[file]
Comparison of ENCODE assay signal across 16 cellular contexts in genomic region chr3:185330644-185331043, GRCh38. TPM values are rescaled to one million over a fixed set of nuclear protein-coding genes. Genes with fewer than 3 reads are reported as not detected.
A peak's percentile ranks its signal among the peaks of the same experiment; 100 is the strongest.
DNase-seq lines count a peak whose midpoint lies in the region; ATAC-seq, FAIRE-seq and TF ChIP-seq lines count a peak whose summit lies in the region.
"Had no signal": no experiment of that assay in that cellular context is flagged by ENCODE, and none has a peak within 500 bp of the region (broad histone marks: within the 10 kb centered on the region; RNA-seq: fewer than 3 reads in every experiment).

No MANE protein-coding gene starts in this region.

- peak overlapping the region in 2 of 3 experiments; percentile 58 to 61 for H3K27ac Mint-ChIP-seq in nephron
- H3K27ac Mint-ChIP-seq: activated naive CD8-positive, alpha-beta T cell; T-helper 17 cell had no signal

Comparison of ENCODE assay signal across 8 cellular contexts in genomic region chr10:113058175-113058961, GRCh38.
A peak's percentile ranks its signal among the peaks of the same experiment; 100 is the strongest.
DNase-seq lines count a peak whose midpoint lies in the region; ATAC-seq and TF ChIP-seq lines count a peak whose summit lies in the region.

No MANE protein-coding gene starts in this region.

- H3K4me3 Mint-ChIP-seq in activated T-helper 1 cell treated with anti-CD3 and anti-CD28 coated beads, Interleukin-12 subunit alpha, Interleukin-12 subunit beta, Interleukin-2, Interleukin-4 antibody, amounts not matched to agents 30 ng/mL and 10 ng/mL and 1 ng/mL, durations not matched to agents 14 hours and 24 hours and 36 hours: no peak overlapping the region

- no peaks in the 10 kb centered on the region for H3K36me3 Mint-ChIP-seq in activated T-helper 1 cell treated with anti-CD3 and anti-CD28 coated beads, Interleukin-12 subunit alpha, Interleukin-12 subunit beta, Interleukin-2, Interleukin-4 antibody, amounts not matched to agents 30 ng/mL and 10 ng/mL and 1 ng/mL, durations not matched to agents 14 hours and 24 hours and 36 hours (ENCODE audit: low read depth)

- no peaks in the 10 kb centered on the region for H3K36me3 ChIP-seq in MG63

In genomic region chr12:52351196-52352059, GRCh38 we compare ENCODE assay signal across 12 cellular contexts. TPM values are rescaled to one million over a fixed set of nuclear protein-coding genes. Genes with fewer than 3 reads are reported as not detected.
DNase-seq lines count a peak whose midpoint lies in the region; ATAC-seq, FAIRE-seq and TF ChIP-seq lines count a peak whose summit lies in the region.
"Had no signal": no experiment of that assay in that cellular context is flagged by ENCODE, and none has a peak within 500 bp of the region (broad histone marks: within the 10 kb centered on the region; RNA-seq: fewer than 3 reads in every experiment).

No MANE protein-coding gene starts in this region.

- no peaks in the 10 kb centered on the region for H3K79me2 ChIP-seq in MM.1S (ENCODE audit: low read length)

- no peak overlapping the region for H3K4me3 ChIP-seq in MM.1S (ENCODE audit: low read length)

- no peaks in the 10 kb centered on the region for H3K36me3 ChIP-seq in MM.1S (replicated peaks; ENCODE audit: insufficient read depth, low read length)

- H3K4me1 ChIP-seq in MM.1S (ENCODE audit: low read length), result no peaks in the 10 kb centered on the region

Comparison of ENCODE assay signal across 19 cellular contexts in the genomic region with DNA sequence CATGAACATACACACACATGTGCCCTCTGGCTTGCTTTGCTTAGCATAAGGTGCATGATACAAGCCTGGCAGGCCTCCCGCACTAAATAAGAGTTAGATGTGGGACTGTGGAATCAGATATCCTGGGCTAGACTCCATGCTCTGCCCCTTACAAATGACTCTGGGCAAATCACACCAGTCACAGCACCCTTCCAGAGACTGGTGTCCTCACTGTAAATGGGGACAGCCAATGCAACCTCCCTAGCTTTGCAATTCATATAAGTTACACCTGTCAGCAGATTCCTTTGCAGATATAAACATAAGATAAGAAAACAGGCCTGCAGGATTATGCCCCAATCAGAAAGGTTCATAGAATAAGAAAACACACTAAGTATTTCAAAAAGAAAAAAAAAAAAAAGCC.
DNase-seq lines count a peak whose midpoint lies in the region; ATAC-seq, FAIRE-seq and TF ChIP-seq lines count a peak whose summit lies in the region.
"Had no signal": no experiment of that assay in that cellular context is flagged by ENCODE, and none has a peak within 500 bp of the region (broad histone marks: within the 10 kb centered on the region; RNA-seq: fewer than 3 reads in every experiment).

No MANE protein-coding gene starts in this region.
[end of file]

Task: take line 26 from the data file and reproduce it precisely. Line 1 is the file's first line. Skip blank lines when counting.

No MANE protein-coding gene starts in this region.